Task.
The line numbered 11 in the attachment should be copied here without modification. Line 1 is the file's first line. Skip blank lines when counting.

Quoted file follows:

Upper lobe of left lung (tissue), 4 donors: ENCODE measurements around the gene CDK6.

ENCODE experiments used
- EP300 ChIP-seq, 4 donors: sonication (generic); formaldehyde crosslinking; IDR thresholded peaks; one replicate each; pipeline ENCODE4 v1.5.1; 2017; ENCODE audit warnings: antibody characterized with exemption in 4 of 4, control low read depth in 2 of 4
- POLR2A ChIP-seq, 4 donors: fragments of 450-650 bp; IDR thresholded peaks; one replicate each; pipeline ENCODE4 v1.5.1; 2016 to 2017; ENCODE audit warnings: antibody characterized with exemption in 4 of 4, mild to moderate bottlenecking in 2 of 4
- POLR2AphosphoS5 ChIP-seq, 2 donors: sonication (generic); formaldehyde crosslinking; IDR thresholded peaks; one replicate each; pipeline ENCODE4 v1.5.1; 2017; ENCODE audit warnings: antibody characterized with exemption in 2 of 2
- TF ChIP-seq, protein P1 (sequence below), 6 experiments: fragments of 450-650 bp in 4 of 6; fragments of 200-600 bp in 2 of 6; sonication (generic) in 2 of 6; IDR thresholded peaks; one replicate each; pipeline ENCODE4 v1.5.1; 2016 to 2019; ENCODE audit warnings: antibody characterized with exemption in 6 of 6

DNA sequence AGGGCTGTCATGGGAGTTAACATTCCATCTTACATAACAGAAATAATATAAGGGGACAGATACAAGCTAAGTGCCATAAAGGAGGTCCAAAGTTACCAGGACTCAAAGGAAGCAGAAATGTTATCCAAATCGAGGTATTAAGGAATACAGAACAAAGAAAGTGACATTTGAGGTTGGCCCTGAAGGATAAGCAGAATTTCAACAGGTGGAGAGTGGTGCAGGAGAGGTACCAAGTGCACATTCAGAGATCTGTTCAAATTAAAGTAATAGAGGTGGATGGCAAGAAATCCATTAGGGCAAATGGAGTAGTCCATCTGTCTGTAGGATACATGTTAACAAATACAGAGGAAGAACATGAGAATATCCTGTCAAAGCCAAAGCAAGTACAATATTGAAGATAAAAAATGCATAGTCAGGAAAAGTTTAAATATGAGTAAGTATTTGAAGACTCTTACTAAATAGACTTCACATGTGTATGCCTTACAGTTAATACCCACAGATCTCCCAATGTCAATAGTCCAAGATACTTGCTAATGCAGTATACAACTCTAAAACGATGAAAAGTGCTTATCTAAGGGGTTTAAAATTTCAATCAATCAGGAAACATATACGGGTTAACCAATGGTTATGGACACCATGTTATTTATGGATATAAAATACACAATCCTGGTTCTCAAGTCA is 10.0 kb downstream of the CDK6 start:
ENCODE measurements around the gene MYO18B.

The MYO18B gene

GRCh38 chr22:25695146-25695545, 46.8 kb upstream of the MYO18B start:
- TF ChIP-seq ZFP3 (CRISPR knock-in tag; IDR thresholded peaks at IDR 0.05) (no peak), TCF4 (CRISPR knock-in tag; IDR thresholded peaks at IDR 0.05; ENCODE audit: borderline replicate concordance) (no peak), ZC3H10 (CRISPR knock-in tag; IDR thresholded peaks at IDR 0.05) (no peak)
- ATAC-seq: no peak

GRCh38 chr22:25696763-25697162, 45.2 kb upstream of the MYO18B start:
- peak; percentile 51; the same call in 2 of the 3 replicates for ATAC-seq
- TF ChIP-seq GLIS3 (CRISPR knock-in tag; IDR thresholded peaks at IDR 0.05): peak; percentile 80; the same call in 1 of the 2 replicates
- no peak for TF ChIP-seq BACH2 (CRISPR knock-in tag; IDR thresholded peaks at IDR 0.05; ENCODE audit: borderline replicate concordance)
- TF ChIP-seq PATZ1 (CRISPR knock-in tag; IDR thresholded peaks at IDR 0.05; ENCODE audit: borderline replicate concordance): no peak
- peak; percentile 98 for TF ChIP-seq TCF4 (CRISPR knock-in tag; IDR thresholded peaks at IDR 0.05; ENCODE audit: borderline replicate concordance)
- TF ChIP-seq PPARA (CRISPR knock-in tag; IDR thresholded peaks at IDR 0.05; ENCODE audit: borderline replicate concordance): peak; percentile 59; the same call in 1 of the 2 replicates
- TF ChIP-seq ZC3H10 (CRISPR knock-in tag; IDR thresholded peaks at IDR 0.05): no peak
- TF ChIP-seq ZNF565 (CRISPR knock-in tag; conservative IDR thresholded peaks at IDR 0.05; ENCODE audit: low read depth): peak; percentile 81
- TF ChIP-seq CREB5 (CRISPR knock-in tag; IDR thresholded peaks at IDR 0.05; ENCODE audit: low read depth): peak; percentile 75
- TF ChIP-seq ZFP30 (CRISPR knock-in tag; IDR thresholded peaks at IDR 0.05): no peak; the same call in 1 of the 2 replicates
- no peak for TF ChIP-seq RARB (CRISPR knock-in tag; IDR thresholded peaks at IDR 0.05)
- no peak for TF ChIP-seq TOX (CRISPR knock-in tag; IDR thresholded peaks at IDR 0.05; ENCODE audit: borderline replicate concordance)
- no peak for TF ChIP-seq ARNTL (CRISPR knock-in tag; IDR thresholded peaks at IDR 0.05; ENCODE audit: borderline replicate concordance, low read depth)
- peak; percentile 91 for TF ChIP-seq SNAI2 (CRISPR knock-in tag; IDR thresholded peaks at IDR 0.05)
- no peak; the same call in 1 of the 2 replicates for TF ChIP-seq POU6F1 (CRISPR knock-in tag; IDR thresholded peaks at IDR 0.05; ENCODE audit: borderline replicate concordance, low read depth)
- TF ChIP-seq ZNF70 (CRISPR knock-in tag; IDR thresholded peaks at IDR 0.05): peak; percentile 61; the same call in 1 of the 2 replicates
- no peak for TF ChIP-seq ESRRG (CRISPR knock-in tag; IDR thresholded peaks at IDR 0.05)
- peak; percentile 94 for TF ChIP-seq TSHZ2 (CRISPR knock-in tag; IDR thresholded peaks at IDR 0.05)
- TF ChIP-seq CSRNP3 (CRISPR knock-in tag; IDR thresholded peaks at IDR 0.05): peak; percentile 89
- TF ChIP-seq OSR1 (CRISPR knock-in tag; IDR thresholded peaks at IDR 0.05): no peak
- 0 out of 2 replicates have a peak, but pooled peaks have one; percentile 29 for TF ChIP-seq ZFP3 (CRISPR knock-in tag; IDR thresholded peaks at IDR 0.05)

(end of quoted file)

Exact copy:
- TF ChIP-seq ZFP3 (CRISPR knock-in tag; IDR thresholded peaks at IDR 0.05) (no peak), TCF4 (CRISPR knock-in tag; IDR thresholded peaks at IDR 0.05; ENCODE audit: borderline replicate concordance) (no peak), ZC3H10 (CRISPR knock-in tag; IDR thresholded peaks at IDR 0.05) (no peak)